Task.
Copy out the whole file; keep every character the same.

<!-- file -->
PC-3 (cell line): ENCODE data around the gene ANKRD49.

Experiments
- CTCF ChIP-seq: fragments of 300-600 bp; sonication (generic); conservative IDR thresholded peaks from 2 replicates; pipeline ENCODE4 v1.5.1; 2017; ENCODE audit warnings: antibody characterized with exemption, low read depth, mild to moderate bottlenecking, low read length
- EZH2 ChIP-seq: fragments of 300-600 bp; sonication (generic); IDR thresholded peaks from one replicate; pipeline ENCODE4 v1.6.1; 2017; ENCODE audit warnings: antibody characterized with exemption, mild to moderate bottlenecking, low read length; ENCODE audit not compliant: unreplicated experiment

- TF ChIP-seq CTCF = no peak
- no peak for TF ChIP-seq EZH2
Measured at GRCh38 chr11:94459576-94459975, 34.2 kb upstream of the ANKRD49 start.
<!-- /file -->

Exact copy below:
PC-3 (cell line): ENCODE data around the gene ANKRD49.

Experiments
- CTCF ChIP-seq: fragments of 300-600 bp; sonication (generic); conservative IDR thresholded peaks from 2 replicates; pipeline ENCODE4 v1.5.1; 2017; ENCODE audit warnings: antibody characterized with exemption, low read depth, mild to moderate bottlenecking, low read length
- EZH2 ChIP-seq: fragments of 300-600 bp; sonication (generic); IDR thresholded peaks from one replicate; pipeline ENCODE4 v1.6.1; 2017; ENCODE audit warnings: antibody characterized with exemption, mild to moderate bottlenecking, low read length; ENCODE audit not compliant: unreplicated experiment

- TF ChIP-seq CTCF = no peak
- no peak for TF ChIP-seq EZH2
Measured at GRCh38 chr11:94459576-94459975, 34.2 kb upstream of the ANKRD49 start.